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Nephrology (Carlton). 2006 Feb;11(1):53-7.

Dietary protein restriction benefits patients with chronic kidney disease.

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Nephrology Division, University of Texas Medical Branch, Galveston, USA.


The prevalence of chronic kidney disease (CKD) is rapidly increasing so every strategy should be used to avoid the complications of CKD. Most CKD symptoms or uraemia are caused by protein intolerance; symptoms arise because the patient is unable to excrete metabolic products of dietary protein and the ions contained in protein-rich foods. Consequently, CKD patients accumulate salt, phosphates, uric acid and many nitrogen-containing metabolic products, and secondary problems of metabolic acidosis, bone disease and insulin resistance become prominent. These problems can be avoided with dietary planning. Protein-restricted diets do not produce malnutrition and with these diets even patients with advanced CKD maintain body weight, serum albumin and normal electrolyte values. Non-compliance is a problem, but this can be detected using standard techniques to provide the patient with appropriate responses. The role of dietary protein restriction in the progression of CKD has not been proven, but it can reduce albuminuria and will prevent uraemic symptoms. Until a means of preventing kidney disease or progression is found, safe methods of management such as dietary manipulation should be available for CKD patients.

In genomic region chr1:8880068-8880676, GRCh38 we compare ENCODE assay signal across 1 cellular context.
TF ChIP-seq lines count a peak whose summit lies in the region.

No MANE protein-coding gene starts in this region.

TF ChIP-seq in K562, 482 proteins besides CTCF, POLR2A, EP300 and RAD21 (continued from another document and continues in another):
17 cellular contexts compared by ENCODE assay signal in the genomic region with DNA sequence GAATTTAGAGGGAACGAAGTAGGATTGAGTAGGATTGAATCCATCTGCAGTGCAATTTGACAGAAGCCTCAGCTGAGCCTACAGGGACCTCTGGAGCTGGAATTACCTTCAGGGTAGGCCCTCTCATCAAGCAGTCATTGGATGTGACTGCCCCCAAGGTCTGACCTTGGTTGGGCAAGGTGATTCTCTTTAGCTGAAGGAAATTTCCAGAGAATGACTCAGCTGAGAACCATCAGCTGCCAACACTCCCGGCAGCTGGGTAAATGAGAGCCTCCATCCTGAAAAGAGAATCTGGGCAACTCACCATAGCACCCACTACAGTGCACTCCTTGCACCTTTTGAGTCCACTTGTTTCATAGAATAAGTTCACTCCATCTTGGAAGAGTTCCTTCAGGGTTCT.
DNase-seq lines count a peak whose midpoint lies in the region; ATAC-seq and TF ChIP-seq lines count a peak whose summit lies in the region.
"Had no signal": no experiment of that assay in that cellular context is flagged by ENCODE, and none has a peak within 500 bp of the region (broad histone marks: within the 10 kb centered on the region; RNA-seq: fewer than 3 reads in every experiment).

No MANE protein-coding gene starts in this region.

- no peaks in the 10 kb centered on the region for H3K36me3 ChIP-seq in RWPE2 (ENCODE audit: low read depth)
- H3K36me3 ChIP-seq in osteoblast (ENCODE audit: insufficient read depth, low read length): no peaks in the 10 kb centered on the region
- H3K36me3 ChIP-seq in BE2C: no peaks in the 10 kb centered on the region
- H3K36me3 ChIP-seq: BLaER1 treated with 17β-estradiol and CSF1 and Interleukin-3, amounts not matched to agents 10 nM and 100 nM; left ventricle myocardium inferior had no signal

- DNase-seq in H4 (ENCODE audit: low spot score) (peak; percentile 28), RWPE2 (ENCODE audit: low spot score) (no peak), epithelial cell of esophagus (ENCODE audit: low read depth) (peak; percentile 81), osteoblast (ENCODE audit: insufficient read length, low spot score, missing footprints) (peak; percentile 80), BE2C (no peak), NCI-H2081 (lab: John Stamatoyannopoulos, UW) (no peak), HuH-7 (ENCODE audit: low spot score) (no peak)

[Indexed for MEDLINE]

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